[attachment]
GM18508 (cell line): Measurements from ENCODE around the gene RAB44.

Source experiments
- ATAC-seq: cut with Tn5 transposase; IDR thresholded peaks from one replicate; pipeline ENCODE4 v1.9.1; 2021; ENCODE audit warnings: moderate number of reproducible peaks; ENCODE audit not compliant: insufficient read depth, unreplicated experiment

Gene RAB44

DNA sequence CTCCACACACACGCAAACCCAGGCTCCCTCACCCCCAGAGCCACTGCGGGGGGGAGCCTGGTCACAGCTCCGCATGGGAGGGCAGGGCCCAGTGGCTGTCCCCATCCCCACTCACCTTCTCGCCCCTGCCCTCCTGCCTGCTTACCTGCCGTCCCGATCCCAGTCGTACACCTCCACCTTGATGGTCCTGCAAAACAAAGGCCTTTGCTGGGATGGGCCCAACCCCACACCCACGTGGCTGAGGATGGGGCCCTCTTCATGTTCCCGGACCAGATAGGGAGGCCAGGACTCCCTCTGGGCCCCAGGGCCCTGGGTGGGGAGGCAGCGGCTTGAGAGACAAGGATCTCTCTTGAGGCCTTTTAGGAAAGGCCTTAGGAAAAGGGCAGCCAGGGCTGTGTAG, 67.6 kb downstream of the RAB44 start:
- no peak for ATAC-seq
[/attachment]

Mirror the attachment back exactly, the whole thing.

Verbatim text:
GM18508 (cell line): Measurements from ENCODE around the gene RAB44.

Source experiments
- ATAC-seq: cut with Tn5 transposase; IDR thresholded peaks from one replicate; pipeline ENCODE4 v1.9.1; 2021; ENCODE audit warnings: moderate number of reproducible peaks; ENCODE audit not compliant: insufficient read depth, unreplicated experiment

Gene RAB44

DNA sequence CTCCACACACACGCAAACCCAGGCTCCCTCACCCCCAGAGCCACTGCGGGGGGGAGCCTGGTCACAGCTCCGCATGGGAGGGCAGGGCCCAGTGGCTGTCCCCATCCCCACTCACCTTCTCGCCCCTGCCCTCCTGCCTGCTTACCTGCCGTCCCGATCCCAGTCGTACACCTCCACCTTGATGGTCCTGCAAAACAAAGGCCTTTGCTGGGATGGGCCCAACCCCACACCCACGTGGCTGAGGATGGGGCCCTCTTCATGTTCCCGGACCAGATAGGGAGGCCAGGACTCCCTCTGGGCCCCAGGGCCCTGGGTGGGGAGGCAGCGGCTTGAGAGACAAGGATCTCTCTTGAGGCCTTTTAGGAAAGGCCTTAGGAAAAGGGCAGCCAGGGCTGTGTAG, 67.6 kb downstream of the RAB44 start:
- no peak for ATAC-seq